Treating ADHD is more of an art than a science, and every child will respond differently, but a few fundamental recommendations should hold:

  • Get good psychological testing for your child. (This can be done by professionals in the schools.) Find out more about how his or her brain works. Other neuropsychological deficits or learning disorders can affect the ability to focus and sit still.
  • The Martha’s Vineyard schools employ wonderful special ed teachers and psychologists. Many kids have individualized educational programs (IEPs), and they can make all the difference.
  • A full medical evaluation is also important. Depression, anxiety, learning disorders, child abuse, and posttraumatic stress disorder, giftedness and resulting school boredom, sleep deprivation (beware excessive video game playing), can all cause poor attention, hyperactivity, and impulsivity.
  • While studies do not conclude that diet has a big impact on ADHD symptoms, I have seen children who become notably less restrained and more distractible when they eat a lot of simple carbohydrates. Sugar may be the demon here, and it’s important to remember that simple carbohydrates turn almost instantly into sugar once ingested. Hence, diets high in sugar-loaded processed foods and simple carbs like white rice, potatoes, pasta, bread, corn, etc., may aggravate your child’s ADHD. Nurture your child with a diet high in vegetables, fruit, fish, beans, nuts, and lean (preferably organic and grass-fed, but most certainly hormone- and antibiotic-free) meats. Avoid all sugary drinks, including fruit juices (eat the whole fruit instead) and anything artificial. Why add more chemicals with unknown effects?
  • Mindfulness training and cognitive behavioral therapy effectively treat ADHD. Therapists from the Cape and Islands Cognitive Behavioral Institute (CICBI) now come to the Island twice a week. Another option is to work with an off-Island expert by Skype.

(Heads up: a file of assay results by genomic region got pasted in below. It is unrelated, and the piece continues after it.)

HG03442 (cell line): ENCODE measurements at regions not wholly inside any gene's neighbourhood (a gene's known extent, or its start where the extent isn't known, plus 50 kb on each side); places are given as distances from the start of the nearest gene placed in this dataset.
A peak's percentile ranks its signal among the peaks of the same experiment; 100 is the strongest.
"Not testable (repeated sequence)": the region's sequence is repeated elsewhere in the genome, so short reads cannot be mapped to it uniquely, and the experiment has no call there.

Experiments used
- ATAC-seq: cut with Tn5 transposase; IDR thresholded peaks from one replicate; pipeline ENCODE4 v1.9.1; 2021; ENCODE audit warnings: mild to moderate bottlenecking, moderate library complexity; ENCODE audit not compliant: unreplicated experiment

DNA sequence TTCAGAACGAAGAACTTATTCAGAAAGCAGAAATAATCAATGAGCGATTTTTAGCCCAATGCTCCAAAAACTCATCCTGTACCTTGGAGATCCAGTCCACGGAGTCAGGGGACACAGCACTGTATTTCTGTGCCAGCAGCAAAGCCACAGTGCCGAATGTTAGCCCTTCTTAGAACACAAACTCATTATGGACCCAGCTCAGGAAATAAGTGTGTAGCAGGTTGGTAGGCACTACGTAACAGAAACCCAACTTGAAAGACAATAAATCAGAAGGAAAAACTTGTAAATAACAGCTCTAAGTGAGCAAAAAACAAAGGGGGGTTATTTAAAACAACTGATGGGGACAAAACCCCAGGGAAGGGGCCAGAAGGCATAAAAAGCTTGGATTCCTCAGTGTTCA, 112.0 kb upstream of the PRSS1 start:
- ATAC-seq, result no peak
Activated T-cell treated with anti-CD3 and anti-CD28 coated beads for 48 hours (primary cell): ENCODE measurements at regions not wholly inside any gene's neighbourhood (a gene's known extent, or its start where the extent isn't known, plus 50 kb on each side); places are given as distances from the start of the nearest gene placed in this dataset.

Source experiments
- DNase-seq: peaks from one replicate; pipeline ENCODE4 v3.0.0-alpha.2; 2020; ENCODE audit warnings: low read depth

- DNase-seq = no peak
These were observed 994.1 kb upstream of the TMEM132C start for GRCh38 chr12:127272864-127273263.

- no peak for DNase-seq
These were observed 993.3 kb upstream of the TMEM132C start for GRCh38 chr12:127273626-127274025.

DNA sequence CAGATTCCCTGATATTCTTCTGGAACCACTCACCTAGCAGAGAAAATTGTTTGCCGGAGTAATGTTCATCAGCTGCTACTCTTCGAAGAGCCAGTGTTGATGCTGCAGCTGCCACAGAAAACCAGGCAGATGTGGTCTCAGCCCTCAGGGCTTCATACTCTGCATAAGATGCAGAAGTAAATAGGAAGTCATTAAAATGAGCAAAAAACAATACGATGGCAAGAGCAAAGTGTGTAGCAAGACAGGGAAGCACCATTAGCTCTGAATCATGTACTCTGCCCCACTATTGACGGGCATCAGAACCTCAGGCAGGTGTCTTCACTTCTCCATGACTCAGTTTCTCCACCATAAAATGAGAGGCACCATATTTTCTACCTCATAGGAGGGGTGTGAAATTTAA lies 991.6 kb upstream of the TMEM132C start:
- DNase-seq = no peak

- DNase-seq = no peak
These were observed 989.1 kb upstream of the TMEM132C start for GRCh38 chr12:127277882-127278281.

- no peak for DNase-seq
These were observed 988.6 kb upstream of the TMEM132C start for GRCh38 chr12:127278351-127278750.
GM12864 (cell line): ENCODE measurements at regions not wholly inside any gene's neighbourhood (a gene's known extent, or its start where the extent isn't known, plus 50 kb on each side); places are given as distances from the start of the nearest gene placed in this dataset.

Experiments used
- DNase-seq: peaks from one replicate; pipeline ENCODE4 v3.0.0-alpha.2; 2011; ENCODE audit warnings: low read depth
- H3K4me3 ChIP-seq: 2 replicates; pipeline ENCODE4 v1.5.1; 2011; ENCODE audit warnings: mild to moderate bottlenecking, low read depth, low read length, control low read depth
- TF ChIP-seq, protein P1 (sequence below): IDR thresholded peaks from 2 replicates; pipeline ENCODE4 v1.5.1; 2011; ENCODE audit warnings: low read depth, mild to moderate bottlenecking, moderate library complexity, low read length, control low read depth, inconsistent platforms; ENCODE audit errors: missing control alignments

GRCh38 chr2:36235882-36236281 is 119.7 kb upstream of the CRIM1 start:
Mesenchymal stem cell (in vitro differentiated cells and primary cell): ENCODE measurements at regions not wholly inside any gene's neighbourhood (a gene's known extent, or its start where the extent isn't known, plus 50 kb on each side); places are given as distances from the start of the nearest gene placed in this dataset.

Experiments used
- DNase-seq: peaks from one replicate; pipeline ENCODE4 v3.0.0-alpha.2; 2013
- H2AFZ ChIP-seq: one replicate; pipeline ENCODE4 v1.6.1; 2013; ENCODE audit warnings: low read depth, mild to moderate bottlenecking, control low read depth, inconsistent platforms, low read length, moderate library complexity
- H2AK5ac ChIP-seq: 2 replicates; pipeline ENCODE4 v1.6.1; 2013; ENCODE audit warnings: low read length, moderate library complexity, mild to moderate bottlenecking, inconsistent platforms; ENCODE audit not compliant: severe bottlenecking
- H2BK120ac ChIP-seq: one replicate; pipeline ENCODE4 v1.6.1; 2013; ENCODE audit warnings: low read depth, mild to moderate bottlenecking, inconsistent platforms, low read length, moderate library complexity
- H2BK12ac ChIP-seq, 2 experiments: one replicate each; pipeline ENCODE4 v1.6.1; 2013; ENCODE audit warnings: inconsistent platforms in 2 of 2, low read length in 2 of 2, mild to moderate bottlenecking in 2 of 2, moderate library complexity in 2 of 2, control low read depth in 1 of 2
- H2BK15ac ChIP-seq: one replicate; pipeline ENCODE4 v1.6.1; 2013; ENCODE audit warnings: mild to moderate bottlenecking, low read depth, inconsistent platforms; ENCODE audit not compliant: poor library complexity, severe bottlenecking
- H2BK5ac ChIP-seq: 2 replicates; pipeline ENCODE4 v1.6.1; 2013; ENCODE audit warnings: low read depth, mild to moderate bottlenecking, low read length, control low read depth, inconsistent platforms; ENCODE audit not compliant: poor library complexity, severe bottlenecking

• If there is conflict, overt anger, or substance abuse in your home, get help. These are frightening for anyone, but especially for a child. Anxiety is a major impediment to focus, concentration, and a relaxed body.
  • Get your child moving. Encourage the school to have lots of physical activity. There is evidence that “sitting is the new smoking” — that inactivity makes our bodies and minds atrophy. Isn’t it curious that we call people who like to move a lot “disordered”? Get the book “Spark: The Revolutionary New Science of Exercise and the Brain” by John J. Ratey and Eric Hagerman. Exercise is a wonderful treatment for ADHD, anxiety, and depression. There was a good article on this recently in the New York Times (March 21, “Why Kids Shouldn’t Sit Still in Class”).
  • Consider homeschooling or other alternative school settings that might be more tolerant of your child’s challenges. Some children will outgrow their ADHD and later function well in traditional settings.
  • If you and your child’s doctor decide to treat your child with a stimulant, find the lowest dose that works, and consider “drug holidays” at times when medication is less necessary. Think carefully with your child about when he or she most needs medication. Some kids need it during unstructured homework time on weekends, when studying for tests or writing papers, but don’t need it as much at school if the environment is stimulating and structured.
  • Check out chadd.org, “The National Resource on ADHD.”